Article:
In other words, PCs are not like dice probabilities that you can calculate and predict without making your hands dirty. But, the function of characters is more abstract — the characters are the game. You interact with the game through them.
Sure, look at what other designers have done before you. Analise your “competition”, but don’t assume that you should copy what they have done… unless it actually reinforces the experience you are trying to re-create.
Basically, the PCs are the game… How do we figure out what characters we need?
Characters show us what your game is going to be about and what the players will wish to be good at.
We need some help to do this. We have to look at our compass for guidance again. If you re-read your answers to the three questions then you will be able to decide:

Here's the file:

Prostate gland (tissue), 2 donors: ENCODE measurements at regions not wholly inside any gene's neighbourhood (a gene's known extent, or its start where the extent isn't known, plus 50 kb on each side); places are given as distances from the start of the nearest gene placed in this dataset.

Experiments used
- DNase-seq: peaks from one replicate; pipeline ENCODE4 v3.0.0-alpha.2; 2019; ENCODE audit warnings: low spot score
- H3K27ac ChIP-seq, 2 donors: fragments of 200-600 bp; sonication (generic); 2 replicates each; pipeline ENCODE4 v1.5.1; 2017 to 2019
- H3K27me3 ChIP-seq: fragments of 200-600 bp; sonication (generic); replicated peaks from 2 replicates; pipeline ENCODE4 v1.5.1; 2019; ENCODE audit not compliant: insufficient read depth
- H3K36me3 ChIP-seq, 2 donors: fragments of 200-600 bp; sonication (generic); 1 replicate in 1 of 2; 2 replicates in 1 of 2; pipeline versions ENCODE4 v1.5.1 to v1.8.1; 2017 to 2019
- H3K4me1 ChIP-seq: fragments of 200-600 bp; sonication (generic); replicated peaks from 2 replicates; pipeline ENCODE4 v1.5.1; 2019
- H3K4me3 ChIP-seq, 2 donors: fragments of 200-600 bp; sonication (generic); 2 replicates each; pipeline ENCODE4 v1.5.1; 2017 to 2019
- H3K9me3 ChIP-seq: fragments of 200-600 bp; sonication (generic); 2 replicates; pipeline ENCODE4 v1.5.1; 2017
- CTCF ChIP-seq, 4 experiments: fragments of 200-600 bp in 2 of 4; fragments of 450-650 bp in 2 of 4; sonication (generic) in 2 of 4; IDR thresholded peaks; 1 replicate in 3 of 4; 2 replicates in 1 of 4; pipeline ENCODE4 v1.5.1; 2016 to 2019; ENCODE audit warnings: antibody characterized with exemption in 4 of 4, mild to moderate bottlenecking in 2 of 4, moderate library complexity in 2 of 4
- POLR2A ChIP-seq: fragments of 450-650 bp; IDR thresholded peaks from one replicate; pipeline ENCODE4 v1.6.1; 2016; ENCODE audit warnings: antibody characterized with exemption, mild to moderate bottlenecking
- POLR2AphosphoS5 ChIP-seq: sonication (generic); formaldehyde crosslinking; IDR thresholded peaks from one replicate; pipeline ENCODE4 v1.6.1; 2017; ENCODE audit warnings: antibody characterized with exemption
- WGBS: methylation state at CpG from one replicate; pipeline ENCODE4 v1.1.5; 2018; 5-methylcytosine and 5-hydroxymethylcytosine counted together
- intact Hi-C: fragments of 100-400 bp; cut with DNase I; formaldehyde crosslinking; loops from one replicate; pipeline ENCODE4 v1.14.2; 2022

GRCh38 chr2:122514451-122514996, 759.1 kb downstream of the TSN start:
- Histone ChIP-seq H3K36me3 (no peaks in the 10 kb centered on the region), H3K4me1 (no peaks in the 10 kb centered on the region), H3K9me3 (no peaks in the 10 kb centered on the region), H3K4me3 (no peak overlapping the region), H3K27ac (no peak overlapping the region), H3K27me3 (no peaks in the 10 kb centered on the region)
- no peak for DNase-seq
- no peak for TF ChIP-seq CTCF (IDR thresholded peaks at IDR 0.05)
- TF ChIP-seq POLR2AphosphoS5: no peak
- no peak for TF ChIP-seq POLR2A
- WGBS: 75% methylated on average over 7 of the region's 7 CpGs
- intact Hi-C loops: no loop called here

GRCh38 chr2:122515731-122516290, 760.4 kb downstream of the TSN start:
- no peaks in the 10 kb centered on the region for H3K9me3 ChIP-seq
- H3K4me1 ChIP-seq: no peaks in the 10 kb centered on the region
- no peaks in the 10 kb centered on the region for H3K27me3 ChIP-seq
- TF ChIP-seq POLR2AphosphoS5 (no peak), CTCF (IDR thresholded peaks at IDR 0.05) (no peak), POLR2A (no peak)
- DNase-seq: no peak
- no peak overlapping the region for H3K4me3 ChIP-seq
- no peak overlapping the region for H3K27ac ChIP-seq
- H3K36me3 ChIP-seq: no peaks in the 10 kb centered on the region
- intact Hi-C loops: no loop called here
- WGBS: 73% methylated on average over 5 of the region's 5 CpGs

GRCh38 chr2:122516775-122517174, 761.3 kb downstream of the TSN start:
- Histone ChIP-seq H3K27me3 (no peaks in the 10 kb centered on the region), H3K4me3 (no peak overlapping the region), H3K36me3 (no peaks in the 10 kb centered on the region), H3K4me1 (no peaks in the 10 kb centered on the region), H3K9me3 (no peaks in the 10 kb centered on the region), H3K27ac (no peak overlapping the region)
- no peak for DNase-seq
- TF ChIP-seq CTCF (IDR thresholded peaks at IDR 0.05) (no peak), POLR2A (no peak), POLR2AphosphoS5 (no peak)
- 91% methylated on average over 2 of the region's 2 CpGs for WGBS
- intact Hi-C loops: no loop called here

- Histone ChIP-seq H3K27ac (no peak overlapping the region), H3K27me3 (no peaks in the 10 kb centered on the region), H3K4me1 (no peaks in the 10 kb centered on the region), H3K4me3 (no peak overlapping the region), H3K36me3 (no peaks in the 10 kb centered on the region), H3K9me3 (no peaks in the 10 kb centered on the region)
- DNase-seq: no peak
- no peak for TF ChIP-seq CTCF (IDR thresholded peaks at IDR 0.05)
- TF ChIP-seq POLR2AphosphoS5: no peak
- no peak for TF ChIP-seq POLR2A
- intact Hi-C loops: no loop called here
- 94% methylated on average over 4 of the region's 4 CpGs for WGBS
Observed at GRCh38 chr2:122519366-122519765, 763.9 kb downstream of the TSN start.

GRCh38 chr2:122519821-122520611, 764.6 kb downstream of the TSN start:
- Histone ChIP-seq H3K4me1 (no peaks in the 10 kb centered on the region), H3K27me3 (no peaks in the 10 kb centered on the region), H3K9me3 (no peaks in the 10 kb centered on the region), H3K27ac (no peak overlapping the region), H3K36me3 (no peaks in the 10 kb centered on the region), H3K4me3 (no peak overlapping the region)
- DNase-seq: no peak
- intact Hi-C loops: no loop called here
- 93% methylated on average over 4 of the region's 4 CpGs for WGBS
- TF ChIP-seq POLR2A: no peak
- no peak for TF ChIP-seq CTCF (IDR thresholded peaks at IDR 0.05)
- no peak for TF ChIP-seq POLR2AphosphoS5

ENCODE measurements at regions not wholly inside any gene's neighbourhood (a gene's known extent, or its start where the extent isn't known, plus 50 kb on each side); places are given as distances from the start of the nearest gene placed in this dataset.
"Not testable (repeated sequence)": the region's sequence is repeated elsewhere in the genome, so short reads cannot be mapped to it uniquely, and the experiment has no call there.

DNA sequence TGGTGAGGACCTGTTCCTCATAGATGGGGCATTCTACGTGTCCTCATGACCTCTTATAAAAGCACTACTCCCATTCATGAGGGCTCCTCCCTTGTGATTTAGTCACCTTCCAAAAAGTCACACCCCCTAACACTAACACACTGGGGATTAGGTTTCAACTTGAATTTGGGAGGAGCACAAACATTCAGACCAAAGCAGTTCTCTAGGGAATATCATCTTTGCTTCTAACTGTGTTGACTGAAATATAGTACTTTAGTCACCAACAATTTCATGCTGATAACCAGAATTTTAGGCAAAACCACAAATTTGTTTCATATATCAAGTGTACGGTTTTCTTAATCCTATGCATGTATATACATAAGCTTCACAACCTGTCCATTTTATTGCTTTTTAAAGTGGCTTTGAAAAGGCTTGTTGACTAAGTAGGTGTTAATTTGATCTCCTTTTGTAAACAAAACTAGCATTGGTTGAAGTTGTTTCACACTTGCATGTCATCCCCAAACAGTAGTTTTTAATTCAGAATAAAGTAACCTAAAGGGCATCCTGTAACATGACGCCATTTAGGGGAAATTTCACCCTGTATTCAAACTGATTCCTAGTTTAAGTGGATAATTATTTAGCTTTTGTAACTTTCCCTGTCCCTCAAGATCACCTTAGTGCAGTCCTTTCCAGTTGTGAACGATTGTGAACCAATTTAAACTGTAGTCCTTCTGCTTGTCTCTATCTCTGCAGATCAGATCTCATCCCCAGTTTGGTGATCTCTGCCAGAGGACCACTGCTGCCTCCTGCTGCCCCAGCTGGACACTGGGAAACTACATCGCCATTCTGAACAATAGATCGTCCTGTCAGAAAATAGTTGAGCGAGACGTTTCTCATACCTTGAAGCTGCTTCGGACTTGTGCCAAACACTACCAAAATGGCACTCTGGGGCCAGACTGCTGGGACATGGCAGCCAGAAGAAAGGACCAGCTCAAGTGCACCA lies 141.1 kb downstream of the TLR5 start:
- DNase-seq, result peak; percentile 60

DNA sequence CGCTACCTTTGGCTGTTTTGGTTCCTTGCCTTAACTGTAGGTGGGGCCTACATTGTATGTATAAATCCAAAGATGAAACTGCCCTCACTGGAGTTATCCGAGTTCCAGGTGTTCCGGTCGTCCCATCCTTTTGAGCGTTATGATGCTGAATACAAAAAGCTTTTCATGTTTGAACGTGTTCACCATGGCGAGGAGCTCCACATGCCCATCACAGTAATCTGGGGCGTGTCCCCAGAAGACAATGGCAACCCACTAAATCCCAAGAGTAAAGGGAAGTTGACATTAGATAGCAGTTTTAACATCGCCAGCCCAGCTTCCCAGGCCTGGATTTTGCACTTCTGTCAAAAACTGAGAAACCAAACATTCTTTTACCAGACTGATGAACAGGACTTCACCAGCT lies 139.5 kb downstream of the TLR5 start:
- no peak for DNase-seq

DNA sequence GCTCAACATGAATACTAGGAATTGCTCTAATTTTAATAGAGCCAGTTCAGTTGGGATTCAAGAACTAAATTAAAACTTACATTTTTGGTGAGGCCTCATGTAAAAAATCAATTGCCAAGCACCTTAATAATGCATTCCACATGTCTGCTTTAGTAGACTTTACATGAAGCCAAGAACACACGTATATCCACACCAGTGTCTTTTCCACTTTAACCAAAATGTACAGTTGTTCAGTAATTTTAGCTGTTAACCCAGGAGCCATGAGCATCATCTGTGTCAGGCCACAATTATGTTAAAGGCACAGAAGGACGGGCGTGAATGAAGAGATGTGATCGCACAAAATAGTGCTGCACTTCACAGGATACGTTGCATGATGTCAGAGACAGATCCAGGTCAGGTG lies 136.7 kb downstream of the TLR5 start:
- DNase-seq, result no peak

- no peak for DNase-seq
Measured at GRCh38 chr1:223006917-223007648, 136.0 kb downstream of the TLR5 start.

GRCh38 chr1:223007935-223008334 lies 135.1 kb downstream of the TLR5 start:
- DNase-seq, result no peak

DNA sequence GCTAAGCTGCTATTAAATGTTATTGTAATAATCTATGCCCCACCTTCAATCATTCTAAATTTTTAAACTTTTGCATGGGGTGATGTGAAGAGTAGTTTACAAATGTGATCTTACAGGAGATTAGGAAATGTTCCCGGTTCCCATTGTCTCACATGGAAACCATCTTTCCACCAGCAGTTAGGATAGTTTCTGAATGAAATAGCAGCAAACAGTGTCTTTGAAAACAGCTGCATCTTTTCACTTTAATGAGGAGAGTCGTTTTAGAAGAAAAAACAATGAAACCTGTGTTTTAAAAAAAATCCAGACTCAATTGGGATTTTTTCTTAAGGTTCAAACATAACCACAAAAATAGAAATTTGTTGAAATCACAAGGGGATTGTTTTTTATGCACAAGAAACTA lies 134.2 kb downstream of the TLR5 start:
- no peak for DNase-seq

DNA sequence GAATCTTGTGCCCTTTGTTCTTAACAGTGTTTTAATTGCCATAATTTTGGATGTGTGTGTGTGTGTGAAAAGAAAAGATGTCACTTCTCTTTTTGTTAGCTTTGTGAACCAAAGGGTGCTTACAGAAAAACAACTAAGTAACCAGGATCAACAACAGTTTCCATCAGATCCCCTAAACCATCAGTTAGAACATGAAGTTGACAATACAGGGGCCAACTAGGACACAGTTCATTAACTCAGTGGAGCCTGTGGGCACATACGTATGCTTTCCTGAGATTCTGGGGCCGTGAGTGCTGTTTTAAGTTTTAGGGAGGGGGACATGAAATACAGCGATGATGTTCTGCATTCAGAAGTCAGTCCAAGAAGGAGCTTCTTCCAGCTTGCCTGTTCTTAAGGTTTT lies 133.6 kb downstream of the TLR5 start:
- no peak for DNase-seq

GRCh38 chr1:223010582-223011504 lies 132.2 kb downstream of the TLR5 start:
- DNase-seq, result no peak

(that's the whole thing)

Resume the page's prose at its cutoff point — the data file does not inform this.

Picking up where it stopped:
1. What kind of characters does your game need;
2. How should you design the character creation system to make character like that;
3. Constantly check whether the things you are designing are helping you to achieve your games goals.
Let’s use my compass as an example again.
What was my game about?
In short: My game is going to be about a disruption that happens in a community. The disruption forces the player characters to throw themselves in tense circumstances to confront the disruption, thus hopefully bringing life back to normal and achieving catharsis.
Ok, so what does my short description imply about the characters I would need for my game?
- They need to be weaker than the disruption or have a disadvantage against it — this will be crucial for creating horror;
- They need to be shepherds of a broken community— this will be the motivation for fighting the disruption;
- They need to be motivated enough to jump-in tense circumstances- characters need to become “stronger” by searching and dealing with those disruptions;
- They need to be able to bring/achieve catharsis — the PCs should have the chance to get rid of the disruption or do something of equal value;